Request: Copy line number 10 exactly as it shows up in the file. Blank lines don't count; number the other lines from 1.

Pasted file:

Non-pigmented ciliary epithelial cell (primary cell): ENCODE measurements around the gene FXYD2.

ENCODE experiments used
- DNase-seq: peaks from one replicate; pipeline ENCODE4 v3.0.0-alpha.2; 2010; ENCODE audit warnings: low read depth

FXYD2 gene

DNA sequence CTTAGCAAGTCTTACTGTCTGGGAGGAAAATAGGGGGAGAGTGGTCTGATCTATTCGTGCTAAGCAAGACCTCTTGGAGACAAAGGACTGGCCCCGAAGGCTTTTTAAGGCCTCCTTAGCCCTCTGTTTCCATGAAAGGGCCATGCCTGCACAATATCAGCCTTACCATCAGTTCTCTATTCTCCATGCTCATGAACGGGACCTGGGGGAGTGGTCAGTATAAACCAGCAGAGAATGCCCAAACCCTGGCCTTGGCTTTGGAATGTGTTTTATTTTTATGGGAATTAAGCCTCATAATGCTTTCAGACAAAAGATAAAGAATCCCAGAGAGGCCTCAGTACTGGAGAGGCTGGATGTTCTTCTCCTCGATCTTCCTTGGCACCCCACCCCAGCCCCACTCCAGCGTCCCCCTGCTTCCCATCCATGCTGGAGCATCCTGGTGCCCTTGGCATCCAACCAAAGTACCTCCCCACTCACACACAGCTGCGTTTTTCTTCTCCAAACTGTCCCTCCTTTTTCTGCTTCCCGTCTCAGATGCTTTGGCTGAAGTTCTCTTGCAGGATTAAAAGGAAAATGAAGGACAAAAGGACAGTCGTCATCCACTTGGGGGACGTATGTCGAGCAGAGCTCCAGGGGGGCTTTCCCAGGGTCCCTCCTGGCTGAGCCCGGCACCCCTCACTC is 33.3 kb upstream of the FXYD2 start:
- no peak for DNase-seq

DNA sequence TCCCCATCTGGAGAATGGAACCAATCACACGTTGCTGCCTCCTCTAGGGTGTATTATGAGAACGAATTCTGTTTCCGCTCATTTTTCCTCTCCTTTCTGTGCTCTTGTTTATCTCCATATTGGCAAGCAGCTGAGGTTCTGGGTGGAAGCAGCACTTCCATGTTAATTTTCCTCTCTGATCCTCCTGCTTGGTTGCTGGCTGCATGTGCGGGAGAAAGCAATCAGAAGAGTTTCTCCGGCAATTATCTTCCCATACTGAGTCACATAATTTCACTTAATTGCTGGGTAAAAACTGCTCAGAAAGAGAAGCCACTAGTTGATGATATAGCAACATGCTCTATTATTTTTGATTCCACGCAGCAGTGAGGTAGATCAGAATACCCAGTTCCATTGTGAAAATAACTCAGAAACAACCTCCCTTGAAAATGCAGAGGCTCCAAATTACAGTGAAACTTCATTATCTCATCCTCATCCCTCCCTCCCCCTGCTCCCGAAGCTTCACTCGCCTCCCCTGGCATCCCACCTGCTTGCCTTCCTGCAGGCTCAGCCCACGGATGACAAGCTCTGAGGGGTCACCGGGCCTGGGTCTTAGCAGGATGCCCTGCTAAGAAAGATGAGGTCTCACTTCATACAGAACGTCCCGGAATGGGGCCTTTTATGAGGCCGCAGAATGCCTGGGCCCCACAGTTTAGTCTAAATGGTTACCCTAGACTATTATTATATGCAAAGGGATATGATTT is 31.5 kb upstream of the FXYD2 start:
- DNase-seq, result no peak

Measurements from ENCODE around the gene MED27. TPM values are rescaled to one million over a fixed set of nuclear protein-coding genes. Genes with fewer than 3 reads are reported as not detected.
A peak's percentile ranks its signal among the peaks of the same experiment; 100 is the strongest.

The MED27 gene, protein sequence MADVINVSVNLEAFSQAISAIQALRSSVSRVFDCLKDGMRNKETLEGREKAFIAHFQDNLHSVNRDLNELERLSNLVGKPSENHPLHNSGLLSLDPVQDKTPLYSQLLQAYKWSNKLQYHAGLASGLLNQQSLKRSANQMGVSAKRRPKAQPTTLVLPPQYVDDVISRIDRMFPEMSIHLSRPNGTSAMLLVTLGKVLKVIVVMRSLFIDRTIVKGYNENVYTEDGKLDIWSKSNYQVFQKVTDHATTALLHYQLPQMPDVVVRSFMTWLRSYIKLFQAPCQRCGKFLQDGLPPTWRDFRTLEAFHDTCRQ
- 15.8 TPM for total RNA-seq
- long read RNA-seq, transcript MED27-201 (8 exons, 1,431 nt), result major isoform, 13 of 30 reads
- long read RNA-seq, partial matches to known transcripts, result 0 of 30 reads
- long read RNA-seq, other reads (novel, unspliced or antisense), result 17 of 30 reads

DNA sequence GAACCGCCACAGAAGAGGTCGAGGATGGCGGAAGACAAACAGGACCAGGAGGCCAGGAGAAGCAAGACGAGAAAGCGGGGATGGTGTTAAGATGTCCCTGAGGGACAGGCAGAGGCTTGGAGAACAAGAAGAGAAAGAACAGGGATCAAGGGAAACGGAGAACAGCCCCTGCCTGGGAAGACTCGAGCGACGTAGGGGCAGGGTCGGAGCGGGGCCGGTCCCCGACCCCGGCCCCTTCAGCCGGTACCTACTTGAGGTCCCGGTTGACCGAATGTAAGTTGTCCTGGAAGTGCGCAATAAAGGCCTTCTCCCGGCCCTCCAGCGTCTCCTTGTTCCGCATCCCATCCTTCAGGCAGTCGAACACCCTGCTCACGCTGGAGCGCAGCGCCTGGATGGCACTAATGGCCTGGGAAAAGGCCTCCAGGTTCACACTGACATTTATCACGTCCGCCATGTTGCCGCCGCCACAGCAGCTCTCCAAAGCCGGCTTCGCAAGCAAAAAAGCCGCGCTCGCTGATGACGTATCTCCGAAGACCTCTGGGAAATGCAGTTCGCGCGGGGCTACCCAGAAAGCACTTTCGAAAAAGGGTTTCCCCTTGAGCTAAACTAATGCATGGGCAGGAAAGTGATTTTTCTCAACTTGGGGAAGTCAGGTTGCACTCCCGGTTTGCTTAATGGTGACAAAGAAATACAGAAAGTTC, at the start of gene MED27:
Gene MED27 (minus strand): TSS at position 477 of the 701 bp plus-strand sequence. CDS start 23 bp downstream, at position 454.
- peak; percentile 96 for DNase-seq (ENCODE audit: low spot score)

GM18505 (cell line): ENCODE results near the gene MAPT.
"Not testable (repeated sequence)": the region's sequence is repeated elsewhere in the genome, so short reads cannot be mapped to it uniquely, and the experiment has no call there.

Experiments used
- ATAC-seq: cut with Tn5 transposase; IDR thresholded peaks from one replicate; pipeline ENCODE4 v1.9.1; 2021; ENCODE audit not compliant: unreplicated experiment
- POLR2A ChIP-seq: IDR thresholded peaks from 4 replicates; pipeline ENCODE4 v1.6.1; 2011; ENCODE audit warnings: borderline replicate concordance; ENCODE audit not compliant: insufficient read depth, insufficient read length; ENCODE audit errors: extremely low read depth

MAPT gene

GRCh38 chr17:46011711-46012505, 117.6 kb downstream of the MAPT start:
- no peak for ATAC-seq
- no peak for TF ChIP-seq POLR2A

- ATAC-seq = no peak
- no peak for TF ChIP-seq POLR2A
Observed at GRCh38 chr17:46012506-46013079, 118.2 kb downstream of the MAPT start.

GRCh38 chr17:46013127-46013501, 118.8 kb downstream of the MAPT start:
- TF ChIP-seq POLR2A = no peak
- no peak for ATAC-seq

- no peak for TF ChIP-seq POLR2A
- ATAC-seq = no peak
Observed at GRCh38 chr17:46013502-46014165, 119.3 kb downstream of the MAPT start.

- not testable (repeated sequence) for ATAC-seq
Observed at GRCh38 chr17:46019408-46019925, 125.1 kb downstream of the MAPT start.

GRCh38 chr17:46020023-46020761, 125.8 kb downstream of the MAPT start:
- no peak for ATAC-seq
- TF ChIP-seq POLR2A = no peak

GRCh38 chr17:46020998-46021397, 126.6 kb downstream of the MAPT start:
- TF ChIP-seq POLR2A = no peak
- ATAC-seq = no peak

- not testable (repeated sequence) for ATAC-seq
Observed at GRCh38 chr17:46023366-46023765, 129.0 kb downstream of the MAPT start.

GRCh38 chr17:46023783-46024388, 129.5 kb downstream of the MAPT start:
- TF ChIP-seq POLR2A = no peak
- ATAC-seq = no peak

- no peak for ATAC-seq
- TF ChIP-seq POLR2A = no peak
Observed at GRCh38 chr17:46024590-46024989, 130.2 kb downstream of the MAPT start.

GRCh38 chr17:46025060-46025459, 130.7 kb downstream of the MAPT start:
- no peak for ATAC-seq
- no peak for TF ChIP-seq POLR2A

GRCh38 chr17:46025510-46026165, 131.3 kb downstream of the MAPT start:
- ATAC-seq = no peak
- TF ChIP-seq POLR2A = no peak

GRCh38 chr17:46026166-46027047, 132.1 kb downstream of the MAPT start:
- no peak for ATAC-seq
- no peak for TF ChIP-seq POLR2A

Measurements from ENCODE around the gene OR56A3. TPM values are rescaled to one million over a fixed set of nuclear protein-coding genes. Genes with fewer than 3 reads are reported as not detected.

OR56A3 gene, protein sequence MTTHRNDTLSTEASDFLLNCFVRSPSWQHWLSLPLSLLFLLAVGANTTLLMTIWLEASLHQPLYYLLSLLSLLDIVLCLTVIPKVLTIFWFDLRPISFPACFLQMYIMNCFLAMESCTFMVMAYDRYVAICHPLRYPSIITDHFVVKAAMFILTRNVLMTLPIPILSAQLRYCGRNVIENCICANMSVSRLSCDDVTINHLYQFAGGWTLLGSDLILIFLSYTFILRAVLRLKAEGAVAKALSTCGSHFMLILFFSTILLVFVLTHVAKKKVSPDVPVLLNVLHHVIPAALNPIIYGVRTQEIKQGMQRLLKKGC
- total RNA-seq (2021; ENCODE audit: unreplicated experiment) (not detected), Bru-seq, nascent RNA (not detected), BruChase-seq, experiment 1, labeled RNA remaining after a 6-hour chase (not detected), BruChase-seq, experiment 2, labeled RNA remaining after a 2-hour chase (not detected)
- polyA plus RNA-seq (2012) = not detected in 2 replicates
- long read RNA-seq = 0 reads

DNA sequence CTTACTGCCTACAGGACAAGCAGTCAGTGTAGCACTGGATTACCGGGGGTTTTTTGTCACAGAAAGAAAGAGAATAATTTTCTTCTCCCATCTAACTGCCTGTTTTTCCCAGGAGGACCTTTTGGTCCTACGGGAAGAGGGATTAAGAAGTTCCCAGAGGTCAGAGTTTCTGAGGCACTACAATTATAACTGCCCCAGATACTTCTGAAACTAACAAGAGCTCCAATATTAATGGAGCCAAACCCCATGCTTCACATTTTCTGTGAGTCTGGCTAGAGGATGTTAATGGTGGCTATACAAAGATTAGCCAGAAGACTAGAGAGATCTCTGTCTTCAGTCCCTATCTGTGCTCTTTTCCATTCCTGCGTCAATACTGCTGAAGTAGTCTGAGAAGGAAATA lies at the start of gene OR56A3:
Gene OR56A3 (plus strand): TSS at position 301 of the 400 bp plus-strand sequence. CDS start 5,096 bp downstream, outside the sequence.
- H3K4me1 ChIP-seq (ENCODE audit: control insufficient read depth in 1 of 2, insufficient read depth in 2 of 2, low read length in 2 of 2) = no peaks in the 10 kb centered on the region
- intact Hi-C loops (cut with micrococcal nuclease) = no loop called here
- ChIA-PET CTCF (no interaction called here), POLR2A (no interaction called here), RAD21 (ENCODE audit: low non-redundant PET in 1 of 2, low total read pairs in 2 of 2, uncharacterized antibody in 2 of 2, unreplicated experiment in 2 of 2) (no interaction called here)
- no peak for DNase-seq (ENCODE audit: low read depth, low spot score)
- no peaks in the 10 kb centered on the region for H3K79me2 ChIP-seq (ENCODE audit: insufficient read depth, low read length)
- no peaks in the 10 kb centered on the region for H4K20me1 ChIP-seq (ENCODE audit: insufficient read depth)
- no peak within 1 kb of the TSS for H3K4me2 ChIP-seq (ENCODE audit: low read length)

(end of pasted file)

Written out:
A peak's percentile ranks its signal among the peaks of the same experiment; 100 is the strongest.